Our first stop of the day was between the town of Beatty, NV, and the park entrance, the ghost town of Rhyolite, named after a pinkish colored rock.
The mining community sprang up in 1905 and by 1907 had been developed to the point of having electric lights, piped water, newspapers, hospital, school, opera house, and a stock exchange. But its prosperity fell almost as quickly as it had grown. The richest of the gold ore was soon mined, production fell, and folks began to move on. By 1920, the population was almost zero.
The most interesting ruin left in Rhyolite is Tom Kelly’s Bottle House, a three room house whose entire outer wall was made of bottles, mostly beer bottles from the town’s saloons.
The bottle house was one of 3 such houses built in Rhyolite. If you’re interested in history, a great site on Rhyolite is here.
A beautiful pass winds through the mountains.
Then you top the last rise, and Death Valley is spread out below.
At first glance, the shimmering saline surface appears to be water.
Not far from where we entered the valley lies the Harmony Borax Works plant site. Beginning in the 1880’s borax, nicknamed “white gold of the desert” was mined for the manufacture of soap and other industrial uses. The product had to be moved 165 miles to the nearest railway; this was accomplished by “twenty-mule teams” giving the product the name and trade slogan, twenty mule team borax. The teams were actually most often teams of 18 mules and two horses each pulling a 10 ton capacity wagon. Round trip took about 30 days.
Probably what did more to popularize Death Valley than any other thing was the creation of the show, Death Valley Days, sponsored by what else but “20 Mule Team Borax”. The half hour show premiered in 1952 and episodes aired on a regular basis until 1970. Several actors hosted the show with the longest serving being Stanley Andrews as the Old Ranger. Ronald Reagan, Robert Taylor, Dale Robertson, and Merle Haggard also hosted.
A walking path leads past a set of wagons and the remains of the plant.
In 1894, the 20 Mule Team was replaced by “Old Dinah”, a steam tractor pulling more modern wagons. Before two many years passed, it would be replaced by a railroad.
The Visitor Center has recently been renovated and included several state of the art displays.
Driving down the road, you feel as if you can see forever.
We hiked a short way into Golden Canyon.
A road once led into this canyon, but in 1976 a heavy rain caused a rock/mud slide that obliterated the paved surface and the road was never rebuilt. You can still walk (and sit) on remains of the pavement.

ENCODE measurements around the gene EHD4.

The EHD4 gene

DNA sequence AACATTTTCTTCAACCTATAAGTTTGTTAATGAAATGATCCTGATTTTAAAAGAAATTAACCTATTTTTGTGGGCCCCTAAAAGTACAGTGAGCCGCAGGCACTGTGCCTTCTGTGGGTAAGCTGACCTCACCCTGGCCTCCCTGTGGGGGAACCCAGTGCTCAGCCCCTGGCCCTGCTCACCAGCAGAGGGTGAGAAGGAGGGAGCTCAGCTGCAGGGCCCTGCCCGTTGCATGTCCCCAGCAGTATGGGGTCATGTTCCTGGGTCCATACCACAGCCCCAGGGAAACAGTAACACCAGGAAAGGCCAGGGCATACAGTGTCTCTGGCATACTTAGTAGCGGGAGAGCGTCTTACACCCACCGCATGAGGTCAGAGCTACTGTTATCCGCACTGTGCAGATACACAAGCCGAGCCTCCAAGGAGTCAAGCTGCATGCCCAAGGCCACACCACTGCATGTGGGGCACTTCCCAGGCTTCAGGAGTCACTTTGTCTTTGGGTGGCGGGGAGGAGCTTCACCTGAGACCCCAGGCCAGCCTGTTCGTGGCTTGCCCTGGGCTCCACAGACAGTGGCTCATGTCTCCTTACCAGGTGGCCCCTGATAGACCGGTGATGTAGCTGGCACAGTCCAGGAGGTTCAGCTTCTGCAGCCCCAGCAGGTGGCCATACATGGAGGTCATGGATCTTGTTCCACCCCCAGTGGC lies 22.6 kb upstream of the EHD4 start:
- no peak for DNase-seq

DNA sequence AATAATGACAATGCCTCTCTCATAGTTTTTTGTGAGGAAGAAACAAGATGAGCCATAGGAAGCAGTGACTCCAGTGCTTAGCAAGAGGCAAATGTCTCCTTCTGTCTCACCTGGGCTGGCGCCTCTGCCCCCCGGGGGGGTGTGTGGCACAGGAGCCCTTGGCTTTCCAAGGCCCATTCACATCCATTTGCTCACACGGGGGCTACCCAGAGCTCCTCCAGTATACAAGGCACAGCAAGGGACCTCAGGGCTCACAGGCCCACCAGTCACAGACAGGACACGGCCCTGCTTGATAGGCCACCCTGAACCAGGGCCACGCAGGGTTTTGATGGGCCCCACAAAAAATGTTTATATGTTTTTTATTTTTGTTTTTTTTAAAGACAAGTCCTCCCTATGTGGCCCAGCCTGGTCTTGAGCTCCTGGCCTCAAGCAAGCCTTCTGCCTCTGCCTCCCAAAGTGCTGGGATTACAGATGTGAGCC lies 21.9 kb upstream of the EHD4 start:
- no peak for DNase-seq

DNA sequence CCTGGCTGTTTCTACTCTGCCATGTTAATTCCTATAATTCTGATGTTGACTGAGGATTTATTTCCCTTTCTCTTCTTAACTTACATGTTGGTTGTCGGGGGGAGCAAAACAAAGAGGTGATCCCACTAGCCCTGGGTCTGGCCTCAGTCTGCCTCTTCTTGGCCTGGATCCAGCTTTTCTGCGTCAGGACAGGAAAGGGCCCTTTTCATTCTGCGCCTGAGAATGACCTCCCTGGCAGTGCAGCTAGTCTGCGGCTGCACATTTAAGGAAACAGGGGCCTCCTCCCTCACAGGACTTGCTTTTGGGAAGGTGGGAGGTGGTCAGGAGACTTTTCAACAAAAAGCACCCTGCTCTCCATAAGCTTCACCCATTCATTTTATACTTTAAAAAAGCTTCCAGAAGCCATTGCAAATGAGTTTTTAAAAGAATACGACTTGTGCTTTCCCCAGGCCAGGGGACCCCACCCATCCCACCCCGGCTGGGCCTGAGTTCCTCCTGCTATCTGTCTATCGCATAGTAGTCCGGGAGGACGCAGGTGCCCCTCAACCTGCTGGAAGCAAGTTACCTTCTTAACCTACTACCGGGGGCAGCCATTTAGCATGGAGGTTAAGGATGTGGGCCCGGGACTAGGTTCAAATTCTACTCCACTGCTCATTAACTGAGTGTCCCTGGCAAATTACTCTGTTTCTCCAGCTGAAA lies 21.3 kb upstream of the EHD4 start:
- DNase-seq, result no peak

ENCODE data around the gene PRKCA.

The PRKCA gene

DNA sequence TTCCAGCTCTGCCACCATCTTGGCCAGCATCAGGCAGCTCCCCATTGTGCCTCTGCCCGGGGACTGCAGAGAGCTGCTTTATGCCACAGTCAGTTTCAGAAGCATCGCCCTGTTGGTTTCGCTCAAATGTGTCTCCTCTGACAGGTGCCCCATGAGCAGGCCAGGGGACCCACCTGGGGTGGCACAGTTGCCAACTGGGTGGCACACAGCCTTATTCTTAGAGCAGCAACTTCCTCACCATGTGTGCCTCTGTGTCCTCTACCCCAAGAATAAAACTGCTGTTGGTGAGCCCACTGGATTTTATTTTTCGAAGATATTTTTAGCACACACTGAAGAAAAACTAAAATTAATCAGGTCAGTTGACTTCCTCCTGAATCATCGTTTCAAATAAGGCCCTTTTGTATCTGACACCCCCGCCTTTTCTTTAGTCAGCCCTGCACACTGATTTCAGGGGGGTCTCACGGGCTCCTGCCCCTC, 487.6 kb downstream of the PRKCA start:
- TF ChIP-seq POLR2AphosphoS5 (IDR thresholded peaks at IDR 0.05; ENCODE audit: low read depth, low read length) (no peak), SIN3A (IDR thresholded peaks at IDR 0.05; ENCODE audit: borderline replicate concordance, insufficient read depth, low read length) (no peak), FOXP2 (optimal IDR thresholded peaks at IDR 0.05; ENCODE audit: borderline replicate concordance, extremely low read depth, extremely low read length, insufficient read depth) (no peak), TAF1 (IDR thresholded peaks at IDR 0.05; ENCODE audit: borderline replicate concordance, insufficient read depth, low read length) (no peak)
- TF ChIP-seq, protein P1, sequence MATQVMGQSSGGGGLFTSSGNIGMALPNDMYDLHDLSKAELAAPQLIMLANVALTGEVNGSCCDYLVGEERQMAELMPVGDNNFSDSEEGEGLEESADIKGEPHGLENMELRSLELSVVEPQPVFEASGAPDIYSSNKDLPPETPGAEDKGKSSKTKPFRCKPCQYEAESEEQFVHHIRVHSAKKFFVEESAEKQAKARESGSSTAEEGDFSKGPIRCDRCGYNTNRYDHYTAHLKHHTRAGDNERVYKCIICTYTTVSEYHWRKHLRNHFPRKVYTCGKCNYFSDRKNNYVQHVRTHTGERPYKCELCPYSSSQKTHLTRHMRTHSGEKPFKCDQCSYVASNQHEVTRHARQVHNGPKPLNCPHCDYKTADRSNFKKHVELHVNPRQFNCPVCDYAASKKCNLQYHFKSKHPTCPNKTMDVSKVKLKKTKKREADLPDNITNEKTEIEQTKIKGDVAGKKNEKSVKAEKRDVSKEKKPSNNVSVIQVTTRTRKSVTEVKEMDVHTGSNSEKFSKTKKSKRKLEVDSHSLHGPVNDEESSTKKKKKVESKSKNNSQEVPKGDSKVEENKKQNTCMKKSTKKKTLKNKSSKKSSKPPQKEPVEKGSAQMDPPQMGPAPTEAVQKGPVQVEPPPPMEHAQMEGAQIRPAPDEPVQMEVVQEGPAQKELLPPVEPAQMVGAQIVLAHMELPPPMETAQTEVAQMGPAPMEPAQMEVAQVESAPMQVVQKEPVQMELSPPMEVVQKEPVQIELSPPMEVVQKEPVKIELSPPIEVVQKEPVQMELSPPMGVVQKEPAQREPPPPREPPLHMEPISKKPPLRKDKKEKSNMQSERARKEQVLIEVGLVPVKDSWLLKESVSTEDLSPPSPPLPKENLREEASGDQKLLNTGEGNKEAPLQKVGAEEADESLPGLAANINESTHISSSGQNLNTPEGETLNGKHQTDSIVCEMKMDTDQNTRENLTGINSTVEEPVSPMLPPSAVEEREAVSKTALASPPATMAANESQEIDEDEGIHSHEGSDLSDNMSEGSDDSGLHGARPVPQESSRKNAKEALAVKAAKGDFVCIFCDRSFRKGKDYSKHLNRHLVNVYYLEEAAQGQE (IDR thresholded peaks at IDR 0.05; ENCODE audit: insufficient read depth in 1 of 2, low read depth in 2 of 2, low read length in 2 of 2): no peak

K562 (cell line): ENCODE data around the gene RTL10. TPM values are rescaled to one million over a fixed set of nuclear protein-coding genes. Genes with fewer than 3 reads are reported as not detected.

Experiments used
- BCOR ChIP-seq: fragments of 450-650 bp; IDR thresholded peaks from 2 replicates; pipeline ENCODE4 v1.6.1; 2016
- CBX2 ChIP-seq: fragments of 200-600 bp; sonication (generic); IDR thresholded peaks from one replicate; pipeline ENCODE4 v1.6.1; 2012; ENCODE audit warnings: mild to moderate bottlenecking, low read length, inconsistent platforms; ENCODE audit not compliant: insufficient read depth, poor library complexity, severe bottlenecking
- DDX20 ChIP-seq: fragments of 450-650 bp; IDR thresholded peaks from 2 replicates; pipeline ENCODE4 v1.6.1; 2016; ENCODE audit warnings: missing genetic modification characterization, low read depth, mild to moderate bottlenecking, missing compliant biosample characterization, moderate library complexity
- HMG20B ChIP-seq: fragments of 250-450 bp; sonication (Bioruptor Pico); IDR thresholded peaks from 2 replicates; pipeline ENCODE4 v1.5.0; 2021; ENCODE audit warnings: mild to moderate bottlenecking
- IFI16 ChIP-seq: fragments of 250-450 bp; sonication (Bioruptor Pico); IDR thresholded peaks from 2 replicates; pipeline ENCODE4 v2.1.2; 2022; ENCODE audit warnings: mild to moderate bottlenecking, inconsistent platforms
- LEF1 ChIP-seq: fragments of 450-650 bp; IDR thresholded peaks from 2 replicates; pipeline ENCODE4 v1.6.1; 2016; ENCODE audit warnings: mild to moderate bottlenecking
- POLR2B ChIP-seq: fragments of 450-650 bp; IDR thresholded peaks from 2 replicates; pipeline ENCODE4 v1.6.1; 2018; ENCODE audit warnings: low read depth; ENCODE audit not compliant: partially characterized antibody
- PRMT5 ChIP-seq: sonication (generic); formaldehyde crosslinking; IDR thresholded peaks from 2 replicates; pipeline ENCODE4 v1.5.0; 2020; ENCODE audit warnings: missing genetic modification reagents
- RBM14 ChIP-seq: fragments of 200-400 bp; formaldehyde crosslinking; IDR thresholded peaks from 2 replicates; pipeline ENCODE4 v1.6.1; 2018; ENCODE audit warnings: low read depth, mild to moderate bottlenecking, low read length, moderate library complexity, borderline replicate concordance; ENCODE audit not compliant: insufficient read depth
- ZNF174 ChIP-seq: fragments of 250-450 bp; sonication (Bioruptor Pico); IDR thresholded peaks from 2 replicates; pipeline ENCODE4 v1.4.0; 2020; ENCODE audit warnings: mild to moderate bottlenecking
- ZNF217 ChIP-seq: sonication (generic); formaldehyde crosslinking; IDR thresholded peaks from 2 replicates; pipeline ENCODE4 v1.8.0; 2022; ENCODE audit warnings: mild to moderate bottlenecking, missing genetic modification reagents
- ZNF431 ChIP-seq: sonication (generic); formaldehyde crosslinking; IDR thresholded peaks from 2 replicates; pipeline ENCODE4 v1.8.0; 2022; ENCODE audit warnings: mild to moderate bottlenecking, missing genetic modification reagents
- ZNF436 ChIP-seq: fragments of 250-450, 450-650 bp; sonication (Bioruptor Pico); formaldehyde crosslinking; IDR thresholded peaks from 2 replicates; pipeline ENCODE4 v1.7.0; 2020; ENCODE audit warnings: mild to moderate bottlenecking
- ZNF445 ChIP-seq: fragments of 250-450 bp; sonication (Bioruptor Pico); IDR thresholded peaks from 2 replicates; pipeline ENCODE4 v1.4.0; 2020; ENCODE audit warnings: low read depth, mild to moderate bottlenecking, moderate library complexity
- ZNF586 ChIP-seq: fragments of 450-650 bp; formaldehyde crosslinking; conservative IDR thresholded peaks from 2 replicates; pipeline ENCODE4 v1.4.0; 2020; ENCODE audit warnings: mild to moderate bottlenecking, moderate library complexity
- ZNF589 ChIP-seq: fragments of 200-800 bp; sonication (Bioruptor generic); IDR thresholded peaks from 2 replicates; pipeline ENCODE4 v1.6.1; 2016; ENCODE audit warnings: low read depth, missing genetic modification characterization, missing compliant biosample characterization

Looking across Death Valley, you can see some of the many alluvial fans. Alluvial fans are areas debris flow formed during the rare but intense storms that send water flooding down through the canyons. At the mouth of the canyon, the debris settles out into a fan shaped area.
The road continues to descend, bottoming out at 282 feet below sea level in Badwater Basin. This is the lowest elevation in the western hemisphere.
A board walk leads out over the small body of water to the flats beyond.
Like any good tourist, we had to have the classic photo, made possible by each taking a shot and creative editing with Photoshop Elements.
This is the entrance to Artist’s Palette, a section of the park full of rainbow colored stone.
The view from half way up the drive is rather spectacular.
At the main pull out, the rock looks as if it has been splashed with paint.
Although most of Death Valley is very arid and dry there are springs throughout the park, evidenced by sudden areas of green trees and growth.
Furnace Creek Inn is located in a beautiful setting with a pool fed by springs.
Sitting high above Badwater Basin, the lowest point in the park, is Dante’s View, considered the best viewpoint in the park at 5,475 feet elevation. From here, you can see not only the lowest point in the park, but also across the valley, the highest point, Telescope Peak, at 11,049 feet. On a clear day, you might also spot the highest point in the contiguous states, Mt. Whitney, over 85 miles away, standing 14,496 feet!
The road winds up steeply for the last 5 miles with tight hairpin curves.
The view is almost straight down to Badwater Basin. We were too far away to even spot the tourists that we knew were now walking there.
Looking down on the road leading to Badwater Basin:
Last stop of the day was at Zabriskie Point. Ron decided he had done enough walking for the day, so I left him on a park bench at the start of the short trail. I was not disappointed with the view.
To be continued with Day 2….